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Is your federal organization struggling to use data to affect business outcomes and drive insight into day-to-day decision making? You’re not alone. Research indicates that organizations only use 12 percent of the data they own, while poor data quality costs organizations $13.5 million per year.
To move from data chaos to actionable insights, more organizations are turning to big data platforms, creating “data lakes,” or centralized repositories that store large amounts of structured and unstructured data. By bringing together vast amounts of data, organizations can now correlate activities in one part of the organization to effects in another, aggregate disparate siloed databases, and reduce overall operations and maintenance costs.
Implementing a big data platform is not without its challenges. For example, using proprietary analytical tools can mean organizations get locked into a one-off solution that doesn’t integrate naturally with their big data platform. As they navigate this and other challenges, federal agencies may have misconceptions about what big data platforms are, what they aren’t, and how to use them effectively.
Here are 5 myths of big data platforms for government organizations—and the reality.
Many federal agencies are reluctant to adopt open source software due to security, coding, and UX concerns. Learn about the myths, and the reality of open source. Read More
Myth No. 1: If we combine all our data, we’ll have full insight into what our organization is trying to accomplish.
The Reality: Some data can’t be easily combined, and policies, restrictions, and security need to continue to be enforced. To protect sensitive data such as personally identifiable information or protected health information, organizations traditionally duplicate data in multiple data lakes or restrict access to specific users, driving up storage costs and reducing insights. Focus first on using metadata and attribute authorization schemes to enable a successful single data lake implementation and protect data at the source, record, or field level.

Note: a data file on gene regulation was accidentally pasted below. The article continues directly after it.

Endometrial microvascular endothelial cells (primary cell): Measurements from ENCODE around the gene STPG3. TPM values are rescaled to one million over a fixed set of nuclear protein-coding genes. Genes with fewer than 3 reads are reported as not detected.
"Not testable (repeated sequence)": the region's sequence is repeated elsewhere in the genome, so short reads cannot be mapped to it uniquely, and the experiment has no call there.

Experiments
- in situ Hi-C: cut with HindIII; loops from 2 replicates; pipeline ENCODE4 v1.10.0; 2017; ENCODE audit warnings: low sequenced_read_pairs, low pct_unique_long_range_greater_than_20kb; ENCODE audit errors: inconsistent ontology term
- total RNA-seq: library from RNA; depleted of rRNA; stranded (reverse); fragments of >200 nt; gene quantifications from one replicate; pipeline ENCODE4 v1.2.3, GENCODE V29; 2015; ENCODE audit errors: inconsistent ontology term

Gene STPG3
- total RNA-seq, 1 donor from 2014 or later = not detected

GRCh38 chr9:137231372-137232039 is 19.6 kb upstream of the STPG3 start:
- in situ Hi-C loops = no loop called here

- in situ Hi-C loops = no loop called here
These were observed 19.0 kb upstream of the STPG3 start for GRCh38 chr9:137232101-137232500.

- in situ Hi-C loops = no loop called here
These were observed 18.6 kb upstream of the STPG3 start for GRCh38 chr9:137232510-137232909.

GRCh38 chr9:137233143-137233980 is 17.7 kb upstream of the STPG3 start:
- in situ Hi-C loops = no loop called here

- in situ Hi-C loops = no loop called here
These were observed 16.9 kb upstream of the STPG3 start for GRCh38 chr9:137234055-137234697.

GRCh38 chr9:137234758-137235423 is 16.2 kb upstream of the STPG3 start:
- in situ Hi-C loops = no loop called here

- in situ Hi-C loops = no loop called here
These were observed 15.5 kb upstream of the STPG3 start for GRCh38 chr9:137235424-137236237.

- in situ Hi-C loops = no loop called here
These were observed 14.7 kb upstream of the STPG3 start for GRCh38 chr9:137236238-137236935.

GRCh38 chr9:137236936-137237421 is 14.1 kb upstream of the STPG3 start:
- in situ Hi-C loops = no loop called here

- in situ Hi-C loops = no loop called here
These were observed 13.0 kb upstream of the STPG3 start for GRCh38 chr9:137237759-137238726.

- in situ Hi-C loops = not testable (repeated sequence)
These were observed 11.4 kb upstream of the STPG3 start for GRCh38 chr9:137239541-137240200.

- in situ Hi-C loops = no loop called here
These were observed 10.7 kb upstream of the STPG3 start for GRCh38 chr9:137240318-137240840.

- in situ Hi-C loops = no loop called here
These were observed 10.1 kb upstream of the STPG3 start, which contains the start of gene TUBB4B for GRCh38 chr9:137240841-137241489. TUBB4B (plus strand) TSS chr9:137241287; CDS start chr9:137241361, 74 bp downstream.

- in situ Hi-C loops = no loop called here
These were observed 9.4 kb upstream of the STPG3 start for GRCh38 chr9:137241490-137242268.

Myth No. 2: Once all our data is in one place, we can focus on analytics.
The Reality: You’ll need to catalog stored data to enable your analysts. Information such as data set name, formats, tagging, release-ability, retention, and more must be available and continually managed. In most organizations, data scientists spend 80 percent of their time “data wrangling” and only 20 percent performing real analysis. Focusing on data governance lets organizations begin to turn these statistics around. Data management is key to gaining value from data.
Myth No. 3: If we use industry technologies, we’ll be successful in implementing our big data platform.
The Reality: It’s not just about the technology. Successful organizations also adopt an agile culture—trying new ideas and pivoting quickly based on lessons learned. Big data platforms let organizations experiment and vet open source tools coupled with DevOps capabilities in sandbox environments before including them in the operational environment.
Myth No. 4: The more data we have, the more questions we can answer and the more knowledgeable we’ll be.
The Reality: It’s about the right data, combined with the right tools, for the right problem—not how much data is stored in the data lake. Instead of collecting all data and then asking questions, start by having a conversation about what problem you’re trying to solve and what data you need. The implementation team can gather information to capture metadata, better understand security concerns, and develop use cases enabling them to ingest and store data more effectively.
Myth No. 5: We don’t have enough data scientists to analyze the data and ask the right questions.
The Reality: Data-driven solutions need to create capabilities that democratize analytics to a wider audience. With simple designs, like a drag-and-drop user interface, more people on your team can analyze data. This allows your experienced data scientists to focus on new models while allowing a larger community to use previously built models and analytics against new data sets.
What’s holding organizations back from gaining value from their data is not technology, but rather a combination of processes, culture, and the right technology choices for the right problems. With modern data management platforms and best practices—including security—from the outset, organization could start flipping the 80-20 rule of data science. By adopting an open, standards-based big data platform and institutionalizing an agile culture, organizations can accelerate successful big data lakes and avoid falling victim to the big data swamp.